I hate cancer.
Some say that I shouldn’t. I don’t agree.
There are some things that it is only right to hate. Sin, and its results in this world (including cancer, in my opinion), are some of them.
I can be thankful to God for orchestrating all of this for his good purposes, because I know that this is all working out according to His sovereign plan. I know for sure, this will all end well. There is more to my family’s battle with cancer than meets the eye, and I am okay with that.
It doesn’t mean I have to like Cancer itself. It doesn’t mean I have to thank God for the existence of Cancer. It doesn’t mean I have to pretend I’m okay with all of this.
Heaven forbid if I ever pretend anything of the kind!
The truth is, I am not okay, but God is good. The truth is, I don’t understand, but God understands everything. The truth is that Cancer is nasty, vile, and terrible, but God is good, and promises that a day is coming when he rights everything that is wrong in the world.
Hating cancer doesn’t mean I don’t trust God. It doesn’t mean I am ungrateful, or ungodly. It just means I hate what God hates. God hates cancer, too. It is not His creation. It’s the offspring of evil at large in the world.
It doesn’t give God some kind of sick joy to see my Dad dying of cancer that has taken over his brain, and is now giving him petit mal seizures, taking his short-term memory, and confusing him.
“Love must be sincere. Hate what is evil; cling to what is good. Be devoted to one another in brotherly love. Honor one another above yourselves. Never be lacking in zeal, but keep your spiritual fervor, serving the Lord. Be joyful in hope, patient in affliction, faithful in prayer. Share with God’s people who are in need. Practice hospitality. Bless those who persecute you; bless and do not curse. Rejoice with those who rejoice; mourn with those who mourn. Live in harmony with one another. Do not be proud, but be willing to associate with people of low position. Do not be conceited. Do not repay anyone evil for evil. Be careful to do what is right in the eyes of everybody.” ~Romans 12:9-17 (NIV)
“Hate what is evil, cling to what is good.” Cancer is evil. How can I not hate it? I cling to my God and Father, Jesus Christ, as the only true Good in my life. I cling to Him through my loved ones who know him, and through those who reach out to encourage me. I cling to Him through the positive things about this situation – the fact that I can minister to my dad, the fact that he’s not in pain, and the fact that the kids are here to bring joy into this dark valley of shadow.
“Be joyful in hope, patient in affliction….” Notice: It does not say “be joyful in affliction.” It says to be patient. My joy is in the hope of salvation, so I can still rejoice in that, even if there is nothing else to rejoice in in my life. If I had nothing else, my salvation would be enough reason to call myself to joy. I rejoice when I face trials – not because I have to face them, but because God is with me through them. Because of this source of joy, I can patiently wait through this trial, resting in the sure hope of salvation through Jesus Christ. It is my foundation.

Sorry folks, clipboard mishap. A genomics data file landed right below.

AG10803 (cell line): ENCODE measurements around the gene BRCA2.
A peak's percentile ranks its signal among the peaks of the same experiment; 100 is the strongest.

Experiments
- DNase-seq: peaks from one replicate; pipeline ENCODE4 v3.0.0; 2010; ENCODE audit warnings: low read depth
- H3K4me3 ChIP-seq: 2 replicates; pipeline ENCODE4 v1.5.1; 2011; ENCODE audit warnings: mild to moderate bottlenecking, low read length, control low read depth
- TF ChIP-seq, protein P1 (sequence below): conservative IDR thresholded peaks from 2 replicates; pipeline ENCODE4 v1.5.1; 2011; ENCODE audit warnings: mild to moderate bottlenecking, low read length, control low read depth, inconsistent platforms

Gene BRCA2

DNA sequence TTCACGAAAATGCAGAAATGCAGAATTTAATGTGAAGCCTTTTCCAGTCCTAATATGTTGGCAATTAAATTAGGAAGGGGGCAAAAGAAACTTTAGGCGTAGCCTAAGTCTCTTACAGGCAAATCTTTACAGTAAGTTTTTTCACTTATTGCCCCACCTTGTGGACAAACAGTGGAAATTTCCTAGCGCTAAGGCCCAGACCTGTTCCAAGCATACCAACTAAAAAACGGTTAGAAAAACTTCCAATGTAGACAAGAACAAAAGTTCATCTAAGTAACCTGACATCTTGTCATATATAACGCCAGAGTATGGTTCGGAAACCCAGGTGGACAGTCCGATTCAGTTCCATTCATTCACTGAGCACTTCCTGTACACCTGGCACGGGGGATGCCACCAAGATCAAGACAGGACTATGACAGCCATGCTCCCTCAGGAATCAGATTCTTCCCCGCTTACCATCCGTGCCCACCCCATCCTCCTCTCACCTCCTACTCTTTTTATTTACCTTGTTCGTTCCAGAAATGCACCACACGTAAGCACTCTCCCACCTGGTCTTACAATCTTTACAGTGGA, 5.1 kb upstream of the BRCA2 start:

Last, but not least, “mourn with those who mourn.” I may not grieve as the world grieves, but I am still grieving. Deeply. This is hard. I refuse to pretend this is easy for me, or that I am strong. I am at my weakest right now. When I am weak, it is God who is strong in me, strengthening my hands to the tasks that I face alongside my mother and my sisters, and it doesn’t help to be given platitudes about heaven, or anything else. I know the truth of Dad’s salvation. I feel the relief inherent in the knowledge that soon, he will no longer be suffering. That doesn’t mean my pain will end when his does.
This is my consolation:
“Blessed are those who mourn, for they will be comforted.” ~Matthew 5:4 (NIV)
Ultimately, I have the promise of comfort. There is no promise that assures me that I won’t face grief in life, but there are many promises of comfort, peace, and joy through them, because I will never walk alone, and I don’t see anywhere in God’s Word a rebuke for those of us left behind in our grief. I see comfort, help, and love.
Anyway. I hate cancer.
But I love my God.
Though he slay me, yet will I trust Him. (Job 13:15)
I have heard some in authority say that a grieving Christian is an oxymoron. They are wrong. Even Jesus wept at Lazarus’ tomb, though he knew that he would be calling him back to life in about five minutes. He mourned with those who mourned, and comforted them.
Grace & Peace,